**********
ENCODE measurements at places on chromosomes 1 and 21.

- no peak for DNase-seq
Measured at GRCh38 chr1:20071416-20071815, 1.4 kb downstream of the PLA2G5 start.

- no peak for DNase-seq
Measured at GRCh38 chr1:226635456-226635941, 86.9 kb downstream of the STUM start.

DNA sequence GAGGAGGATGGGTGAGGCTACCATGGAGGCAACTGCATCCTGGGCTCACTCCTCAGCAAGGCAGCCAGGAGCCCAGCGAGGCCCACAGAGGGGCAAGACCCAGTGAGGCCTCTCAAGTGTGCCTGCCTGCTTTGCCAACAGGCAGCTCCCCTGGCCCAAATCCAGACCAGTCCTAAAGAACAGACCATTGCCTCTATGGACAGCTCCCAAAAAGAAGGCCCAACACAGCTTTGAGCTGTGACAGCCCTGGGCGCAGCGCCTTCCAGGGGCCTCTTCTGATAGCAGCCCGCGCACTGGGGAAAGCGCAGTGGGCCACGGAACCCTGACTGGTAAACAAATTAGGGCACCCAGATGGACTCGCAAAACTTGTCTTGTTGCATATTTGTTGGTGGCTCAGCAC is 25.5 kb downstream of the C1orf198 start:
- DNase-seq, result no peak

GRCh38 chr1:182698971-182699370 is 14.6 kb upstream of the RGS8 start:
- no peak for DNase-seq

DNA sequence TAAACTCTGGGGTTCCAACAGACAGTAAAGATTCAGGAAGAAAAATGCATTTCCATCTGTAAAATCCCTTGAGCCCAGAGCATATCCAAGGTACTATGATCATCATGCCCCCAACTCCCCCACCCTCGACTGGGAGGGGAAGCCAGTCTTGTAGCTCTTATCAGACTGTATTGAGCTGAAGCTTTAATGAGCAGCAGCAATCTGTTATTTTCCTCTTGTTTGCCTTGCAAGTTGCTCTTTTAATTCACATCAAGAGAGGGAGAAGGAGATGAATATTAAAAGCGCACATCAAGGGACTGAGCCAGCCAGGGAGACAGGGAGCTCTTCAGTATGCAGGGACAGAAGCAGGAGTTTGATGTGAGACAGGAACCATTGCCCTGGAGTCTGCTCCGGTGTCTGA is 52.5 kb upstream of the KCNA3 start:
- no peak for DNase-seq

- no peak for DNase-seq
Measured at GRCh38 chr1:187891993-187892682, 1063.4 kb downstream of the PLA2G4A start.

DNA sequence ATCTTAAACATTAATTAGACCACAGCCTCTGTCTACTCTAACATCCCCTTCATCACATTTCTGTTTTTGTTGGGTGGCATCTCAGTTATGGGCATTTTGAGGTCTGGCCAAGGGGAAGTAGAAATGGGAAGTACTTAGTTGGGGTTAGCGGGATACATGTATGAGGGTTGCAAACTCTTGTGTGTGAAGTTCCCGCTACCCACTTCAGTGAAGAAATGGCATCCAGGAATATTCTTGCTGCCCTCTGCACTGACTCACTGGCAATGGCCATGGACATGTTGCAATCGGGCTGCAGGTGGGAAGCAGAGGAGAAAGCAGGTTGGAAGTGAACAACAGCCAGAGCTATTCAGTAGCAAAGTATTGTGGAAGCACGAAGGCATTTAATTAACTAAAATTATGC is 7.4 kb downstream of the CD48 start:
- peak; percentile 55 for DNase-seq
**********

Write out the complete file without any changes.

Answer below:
ENCODE measurements at places on chromosomes 1 and 21.

- no peak for DNase-seq
Measured at GRCh38 chr1:20071416-20071815, 1.4 kb downstream of the PLA2G5 start.

- no peak for DNase-seq
Measured at GRCh38 chr1:226635456-226635941, 86.9 kb downstream of the STUM start.

DNA sequence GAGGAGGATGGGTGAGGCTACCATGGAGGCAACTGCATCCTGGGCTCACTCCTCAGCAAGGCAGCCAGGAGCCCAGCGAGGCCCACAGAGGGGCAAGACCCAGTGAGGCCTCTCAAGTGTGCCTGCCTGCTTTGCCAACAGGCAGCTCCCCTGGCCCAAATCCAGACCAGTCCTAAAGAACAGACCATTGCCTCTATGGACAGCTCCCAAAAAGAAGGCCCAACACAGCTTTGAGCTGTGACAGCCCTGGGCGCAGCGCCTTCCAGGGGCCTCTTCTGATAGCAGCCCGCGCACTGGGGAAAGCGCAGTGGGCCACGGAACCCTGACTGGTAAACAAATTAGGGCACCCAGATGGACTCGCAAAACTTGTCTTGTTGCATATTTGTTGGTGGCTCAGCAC is 25.5 kb downstream of the C1orf198 start:
- DNase-seq, result no peak

GRCh38 chr1:182698971-182699370 is 14.6 kb upstream of the RGS8 start:
- no peak for DNase-seq

DNA sequence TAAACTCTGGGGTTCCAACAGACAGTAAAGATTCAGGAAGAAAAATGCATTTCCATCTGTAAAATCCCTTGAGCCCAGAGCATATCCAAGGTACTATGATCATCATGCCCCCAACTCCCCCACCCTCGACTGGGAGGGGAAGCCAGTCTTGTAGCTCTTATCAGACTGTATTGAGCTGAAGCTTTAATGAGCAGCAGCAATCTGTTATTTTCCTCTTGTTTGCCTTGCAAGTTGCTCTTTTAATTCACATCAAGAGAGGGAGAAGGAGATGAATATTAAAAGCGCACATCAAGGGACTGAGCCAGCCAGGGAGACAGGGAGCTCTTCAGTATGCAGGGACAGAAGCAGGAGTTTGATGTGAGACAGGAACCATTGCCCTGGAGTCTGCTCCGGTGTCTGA is 52.5 kb upstream of the KCNA3 start:
- no peak for DNase-seq

- no peak for DNase-seq
Measured at GRCh38 chr1:187891993-187892682, 1063.4 kb downstream of the PLA2G4A start.

DNA sequence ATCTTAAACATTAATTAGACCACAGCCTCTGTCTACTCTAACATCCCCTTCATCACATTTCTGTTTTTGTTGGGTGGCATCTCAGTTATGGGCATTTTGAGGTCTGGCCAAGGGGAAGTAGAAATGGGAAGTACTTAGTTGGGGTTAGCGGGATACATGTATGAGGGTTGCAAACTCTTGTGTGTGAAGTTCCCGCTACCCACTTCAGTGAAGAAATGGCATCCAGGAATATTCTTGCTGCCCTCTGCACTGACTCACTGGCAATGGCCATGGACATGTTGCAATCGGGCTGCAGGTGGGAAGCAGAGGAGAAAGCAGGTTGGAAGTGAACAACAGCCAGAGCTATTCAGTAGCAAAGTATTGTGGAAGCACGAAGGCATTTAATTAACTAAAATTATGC is 7.4 kb downstream of the CD48 start:
- peak; percentile 55 for DNase-seq